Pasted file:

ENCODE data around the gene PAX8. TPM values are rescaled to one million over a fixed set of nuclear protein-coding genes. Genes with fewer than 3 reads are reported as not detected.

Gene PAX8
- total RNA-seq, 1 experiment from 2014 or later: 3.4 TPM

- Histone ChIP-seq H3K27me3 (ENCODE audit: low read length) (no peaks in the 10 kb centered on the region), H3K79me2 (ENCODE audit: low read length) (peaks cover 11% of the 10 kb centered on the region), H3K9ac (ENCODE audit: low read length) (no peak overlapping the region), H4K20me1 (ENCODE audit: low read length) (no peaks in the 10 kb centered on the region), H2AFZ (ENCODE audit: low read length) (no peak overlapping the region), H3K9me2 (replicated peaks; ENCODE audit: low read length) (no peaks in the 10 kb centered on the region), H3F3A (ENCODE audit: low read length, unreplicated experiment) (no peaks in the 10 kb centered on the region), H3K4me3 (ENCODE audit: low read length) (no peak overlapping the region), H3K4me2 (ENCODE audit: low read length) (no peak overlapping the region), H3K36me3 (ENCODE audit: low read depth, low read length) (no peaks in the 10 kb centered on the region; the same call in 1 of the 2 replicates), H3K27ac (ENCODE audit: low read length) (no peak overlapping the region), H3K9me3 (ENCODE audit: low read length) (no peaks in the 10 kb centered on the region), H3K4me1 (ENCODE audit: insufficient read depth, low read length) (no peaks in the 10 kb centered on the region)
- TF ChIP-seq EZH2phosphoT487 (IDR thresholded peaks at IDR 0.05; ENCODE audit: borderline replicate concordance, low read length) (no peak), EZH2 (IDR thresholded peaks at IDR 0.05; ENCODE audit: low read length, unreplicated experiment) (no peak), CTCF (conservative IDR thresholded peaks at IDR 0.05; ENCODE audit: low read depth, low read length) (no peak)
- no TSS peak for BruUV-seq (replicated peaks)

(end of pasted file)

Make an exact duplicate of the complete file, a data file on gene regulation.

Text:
ENCODE data around the gene PAX8. TPM values are rescaled to one million over a fixed set of nuclear protein-coding genes. Genes with fewer than 3 reads are reported as not detected.

Gene PAX8
- total RNA-seq, 1 experiment from 2014 or later: 3.4 TPM

- Histone ChIP-seq H3K27me3 (ENCODE audit: low read length) (no peaks in the 10 kb centered on the region), H3K79me2 (ENCODE audit: low read length) (peaks cover 11% of the 10 kb centered on the region), H3K9ac (ENCODE audit: low read length) (no peak overlapping the region), H4K20me1 (ENCODE audit: low read length) (no peaks in the 10 kb centered on the region), H2AFZ (ENCODE audit: low read length) (no peak overlapping the region), H3K9me2 (replicated peaks; ENCODE audit: low read length) (no peaks in the 10 kb centered on the region), H3F3A (ENCODE audit: low read length, unreplicated experiment) (no peaks in the 10 kb centered on the region), H3K4me3 (ENCODE audit: low read length) (no peak overlapping the region), H3K4me2 (ENCODE audit: low read length) (no peak overlapping the region), H3K36me3 (ENCODE audit: low read depth, low read length) (no peaks in the 10 kb centered on the region; the same call in 1 of the 2 replicates), H3K27ac (ENCODE audit: low read length) (no peak overlapping the region), H3K9me3 (ENCODE audit: low read length) (no peaks in the 10 kb centered on the region), H3K4me1 (ENCODE audit: insufficient read depth, low read length) (no peaks in the 10 kb centered on the region)
- TF ChIP-seq EZH2phosphoT487 (IDR thresholded peaks at IDR 0.05; ENCODE audit: borderline replicate concordance, low read length) (no peak), EZH2 (IDR thresholded peaks at IDR 0.05; ENCODE audit: low read length, unreplicated experiment) (no peak), CTCF (conservative IDR thresholded peaks at IDR 0.05; ENCODE audit: low read depth, low read length) (no peak)
- no TSS peak for BruUV-seq (replicated peaks)